of between 25 per cent and 60 per cent of income up to a ceiling
considerably higher than our Upper Earnings Limit. In answer to
those who object that this is not "targeted" one can
for the group of pensioners well
enough off to be paying tax at the 40 per cent rate (currently
fewer than 2 per cent of the total), the tax system will remove
much of their gain; and
this is a social insurance transfer
payment paid for by National Insurance contributions and not a
"handout"; if the Duke of Westminster has paid his NI
contributions like everyone else, why should he not also receive
an NI pension?
4. The Government also appears to have changed
its views for the Pension Credit on the treatment of earnings.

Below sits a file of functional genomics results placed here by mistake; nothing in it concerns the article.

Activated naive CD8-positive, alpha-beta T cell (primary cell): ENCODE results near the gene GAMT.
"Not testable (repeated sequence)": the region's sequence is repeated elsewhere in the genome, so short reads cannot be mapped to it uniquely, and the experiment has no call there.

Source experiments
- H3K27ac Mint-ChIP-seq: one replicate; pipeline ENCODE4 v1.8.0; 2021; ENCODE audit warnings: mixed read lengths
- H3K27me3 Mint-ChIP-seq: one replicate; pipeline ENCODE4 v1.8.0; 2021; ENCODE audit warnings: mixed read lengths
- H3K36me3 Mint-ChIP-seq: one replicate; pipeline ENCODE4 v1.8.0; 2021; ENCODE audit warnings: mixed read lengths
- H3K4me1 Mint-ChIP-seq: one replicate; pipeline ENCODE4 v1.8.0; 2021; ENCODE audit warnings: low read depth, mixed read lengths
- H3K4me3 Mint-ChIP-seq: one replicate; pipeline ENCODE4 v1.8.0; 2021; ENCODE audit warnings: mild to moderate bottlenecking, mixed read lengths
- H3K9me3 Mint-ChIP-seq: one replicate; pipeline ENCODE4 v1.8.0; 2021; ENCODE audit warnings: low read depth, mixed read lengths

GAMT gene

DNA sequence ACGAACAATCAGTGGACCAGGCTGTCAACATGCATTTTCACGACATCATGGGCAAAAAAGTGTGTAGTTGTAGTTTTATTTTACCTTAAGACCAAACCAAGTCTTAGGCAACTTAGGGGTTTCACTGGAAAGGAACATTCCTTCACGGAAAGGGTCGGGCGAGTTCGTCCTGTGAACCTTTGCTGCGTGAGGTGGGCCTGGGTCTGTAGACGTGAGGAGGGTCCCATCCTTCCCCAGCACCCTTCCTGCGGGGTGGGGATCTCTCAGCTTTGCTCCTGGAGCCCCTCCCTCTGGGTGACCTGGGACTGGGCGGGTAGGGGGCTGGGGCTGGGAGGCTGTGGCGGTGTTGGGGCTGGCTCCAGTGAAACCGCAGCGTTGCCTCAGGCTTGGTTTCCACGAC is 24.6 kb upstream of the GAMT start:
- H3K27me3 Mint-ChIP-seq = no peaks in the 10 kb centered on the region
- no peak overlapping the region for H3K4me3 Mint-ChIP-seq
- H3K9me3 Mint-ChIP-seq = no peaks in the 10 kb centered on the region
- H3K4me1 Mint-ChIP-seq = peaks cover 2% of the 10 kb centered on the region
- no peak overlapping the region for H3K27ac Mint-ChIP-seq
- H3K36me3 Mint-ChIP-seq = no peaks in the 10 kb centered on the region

The November 2000 consultation paper made it clear that earnings
were to qualify for the 60 per cent disregard. The Explanatory
Notes on the State Pension Credit Bill, however, state the Government's
intention that "qualifying income" (to be defined by
regulations under clause 3(6) of the Bill) should, broadly, be
income arising from national insurance contributions (eg retirement
pension) and the claimant's own retirement provision (eg occupational
or personal pension or income from capital). Earnings, it appears,
will not be included. The White Paper merely notes the existence
of "small earnings disregards in the Minimum Income Guarantee"
and adds: "We are continuing to consider the treatment of
earnings in the Pension Credit."
5. This appears to be in contradiction to
other Government policies, which favour encouraging older workers
to stay on and offering more flexibility about retirement, as
set out in the Cabinet Office report Winning the Generation Game.